Michael Moorcock's The End of Time is a decadent time-travel fantasy populated with the supremely powerful and equally supremely bored denizens of the end of time. It's loosely connected (as is all of his work) to his oeuvre-encompassing Eternal Champion saga. The first three volumes — The Dancers at the End of Time — tell of the unlikely and intricate love story between Jherek Carnelian from the end of time and Amelia Underwood of Victorian England. The tale is simultaneously unabashedly romantic and amusingly perverse. The capper to Moorcock's delirious invention, Legends from the End of Time, has a rather convoluted publishing history. Suffice to say that the definitive edition of this peculiarly beautiful collection is the 1997 British mass-market paperback from the Millennium imprint. It includes the original 1976 collection of the same name; the full text of the 1977 apocalyptic novel known, confusingly, as either A Messiah at the End of Time, Constant Fire, or The Transformation of Miss Mavis Ming; and the hilarious 1981 story "Elric at the End of Time," in which the brawn of Moorcock's most famous character is no match for the wit of his greatest creation.


Gilgamesh, by Robert Silverberg
Gilgamesh the King (1984); To the Land of the Living (1990)
I am he whom you call Gilgamesh. I am the pilgrim who has seen everything within the confines of the Land, and far beyond it; I am the man to whom all things were made known, the secret things, the truths of life and death, most especially those of death. I have coupled with Inana in the bed of Sacred Marriage; I have slain demons and spoken with gods; I am two parts god myself, and only one part mortal. Here in Uruk I am king, and when I walk through the streets I walk alone, for there is no one who dares approach me too closely. I would not have had it that way, but it is too late to alter matters now; I am a man apart, a man alone, and so I will be to the end of my days. Once I had a friend who was the heart of my heart, the self of my self, but the gods took him from me and he will not come again.
—from Gilgamesh the King
not in print
In Gilgamesh the King, Robert Silverberg retells one of the the oldest of tales, the Epic of Gilgamesh. Combining elements of myth and history, Silverberg has created a deeply personal meditation on life and death, a work that illuminates many of the recurring themes and obsessions of his science fiction, the genre in which he is best known. A vast sweeping epic, a tale of consuming lusts and deep friendship, the story of a great hero with a great flaw, an evocative adventure culled from the dawn of civilization, Gilgamesh the King is imbued with a primal vitality. Silverberg's masterful storytelling and his pitch-perfect first-person narration (in Gilgamesh's voice) create a mesmerizing atmosphere.To the Land of the Living, a mosaic adapted from two novellas that originally appeared in the Heroes in Hell anthology series, is a much lighter affair, but thoroughly enjoyable. Dead, Gilgamesh roams the underworld in search of Enkidu, the friend he loves more than life. Along the way, he encounters Robert E. Howard, the creator of Conan the Barbarian, who mistakes the Sumerian king for the hero of his repressed homoerotic fantasies.


The Soldier Sequence, by Gene Wolfe
Soldier of the Mist (1986); Soldier of Arete (1989)
This morning, when I saw the three women, I did not know their names, nor why they danced. The others were still asleep when Elata returned to our camp. I did not know then that she was one of our party; but she told me that she was, and after I had counted the horses I knew that it was true. Besides, the others accepted her as I have seen since.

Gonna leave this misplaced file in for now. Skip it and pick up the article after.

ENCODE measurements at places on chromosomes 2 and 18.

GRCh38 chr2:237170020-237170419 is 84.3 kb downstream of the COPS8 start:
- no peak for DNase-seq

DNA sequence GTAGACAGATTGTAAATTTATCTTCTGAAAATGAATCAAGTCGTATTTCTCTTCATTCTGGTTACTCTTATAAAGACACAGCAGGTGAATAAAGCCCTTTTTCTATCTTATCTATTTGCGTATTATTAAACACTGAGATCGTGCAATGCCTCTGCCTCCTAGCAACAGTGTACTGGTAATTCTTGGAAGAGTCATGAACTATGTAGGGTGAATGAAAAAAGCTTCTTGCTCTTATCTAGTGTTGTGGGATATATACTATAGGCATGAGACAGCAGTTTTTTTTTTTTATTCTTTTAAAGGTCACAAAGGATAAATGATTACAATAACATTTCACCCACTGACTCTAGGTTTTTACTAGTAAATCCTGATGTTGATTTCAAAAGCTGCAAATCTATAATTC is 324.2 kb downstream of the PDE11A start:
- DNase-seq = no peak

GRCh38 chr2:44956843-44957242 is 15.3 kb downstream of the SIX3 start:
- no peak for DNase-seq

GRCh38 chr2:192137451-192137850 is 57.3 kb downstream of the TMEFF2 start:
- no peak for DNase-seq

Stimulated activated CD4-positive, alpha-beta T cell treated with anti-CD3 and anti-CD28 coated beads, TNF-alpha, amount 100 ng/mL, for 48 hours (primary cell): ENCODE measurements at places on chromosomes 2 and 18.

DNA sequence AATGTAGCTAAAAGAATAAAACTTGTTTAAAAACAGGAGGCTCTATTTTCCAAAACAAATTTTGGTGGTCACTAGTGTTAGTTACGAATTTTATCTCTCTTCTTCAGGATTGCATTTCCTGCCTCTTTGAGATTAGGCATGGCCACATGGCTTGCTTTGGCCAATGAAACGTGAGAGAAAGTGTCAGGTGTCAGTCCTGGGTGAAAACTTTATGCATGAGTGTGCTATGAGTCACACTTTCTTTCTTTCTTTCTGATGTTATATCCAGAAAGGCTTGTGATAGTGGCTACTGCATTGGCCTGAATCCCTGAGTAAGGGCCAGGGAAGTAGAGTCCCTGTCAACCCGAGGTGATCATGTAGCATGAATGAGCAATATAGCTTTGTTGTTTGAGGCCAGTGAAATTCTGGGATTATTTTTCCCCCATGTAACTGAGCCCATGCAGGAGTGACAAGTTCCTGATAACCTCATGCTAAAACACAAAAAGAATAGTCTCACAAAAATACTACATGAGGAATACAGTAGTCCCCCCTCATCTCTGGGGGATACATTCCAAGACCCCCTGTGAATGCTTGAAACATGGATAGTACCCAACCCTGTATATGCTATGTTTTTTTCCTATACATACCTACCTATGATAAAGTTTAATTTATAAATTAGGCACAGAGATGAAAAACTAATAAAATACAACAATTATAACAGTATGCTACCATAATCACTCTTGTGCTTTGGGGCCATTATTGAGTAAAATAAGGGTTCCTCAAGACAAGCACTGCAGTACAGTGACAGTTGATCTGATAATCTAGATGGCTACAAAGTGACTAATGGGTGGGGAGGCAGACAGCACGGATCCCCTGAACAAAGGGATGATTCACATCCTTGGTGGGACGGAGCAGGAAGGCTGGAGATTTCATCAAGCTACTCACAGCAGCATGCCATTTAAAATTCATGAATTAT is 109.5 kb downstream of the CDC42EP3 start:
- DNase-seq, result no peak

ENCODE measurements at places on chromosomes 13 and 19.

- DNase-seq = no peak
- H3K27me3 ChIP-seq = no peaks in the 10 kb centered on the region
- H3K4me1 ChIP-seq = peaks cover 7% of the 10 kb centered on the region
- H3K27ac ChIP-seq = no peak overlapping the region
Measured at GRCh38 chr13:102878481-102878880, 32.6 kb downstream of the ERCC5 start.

—from Soldier of Arete
not in print
Considering how much of Western culture is steeped in classical Greek lore, it's rather surprising that it is only rarely the source of epic fantasies. Gene Wolfe's The Soldier Sequence is one such. Reading it is to be drowned in a sea of seductive mysteries and enchanting riddles. The protagonist, a mysterious warrior suffering from a strange form of amnesia, records the events of his days on scrolls before they fade into oblivion each morning. With each new day, he must read what he can of the scrolls or trust that his companions are being truthful. He is called Latro, but has no idea if that is his real name. The novels are a transcription of Latro's scrolls. Readers have the advantage of being able to remember the whole story, while Latro, of course, does not have time to reread hundreds of pages each morning. Wolfe imbues his oblique epic with an aura of painful beauty. Latro's narration is incoherent and inconsistent and is filled with ambiguities — all of which result from his affliction, which might or might not be a divine punishment. Similarly, Latro encounters creatures and people that might or might not be supernatural or divine. And even Latro's own nature (let alone his identity) is far from clear. A certain amount of familiarity with Greek myth certainly helps lift the veil of mystery from some passages, but even those that remain cloaked in ambiguity are described with a powerful evocation of awe and wonder. Frustratingly, the series was left incomplete after two volumes; however, word is that Wolfe will soon be returning to the adventures of Latro.


Claude Lalumière is a freelance writer whose criticism has appeared in The Montreal Gazette, The National Post, Montreal Review of Books, Blue Coupe, and Black Gate. He founded popular 1990s Montreal bookshops danger! and Nebula. He is the editor of the upcoming anthology Telling Stories: New English Fiction from Québec (Spring 2002). His published criticism can be found through his website.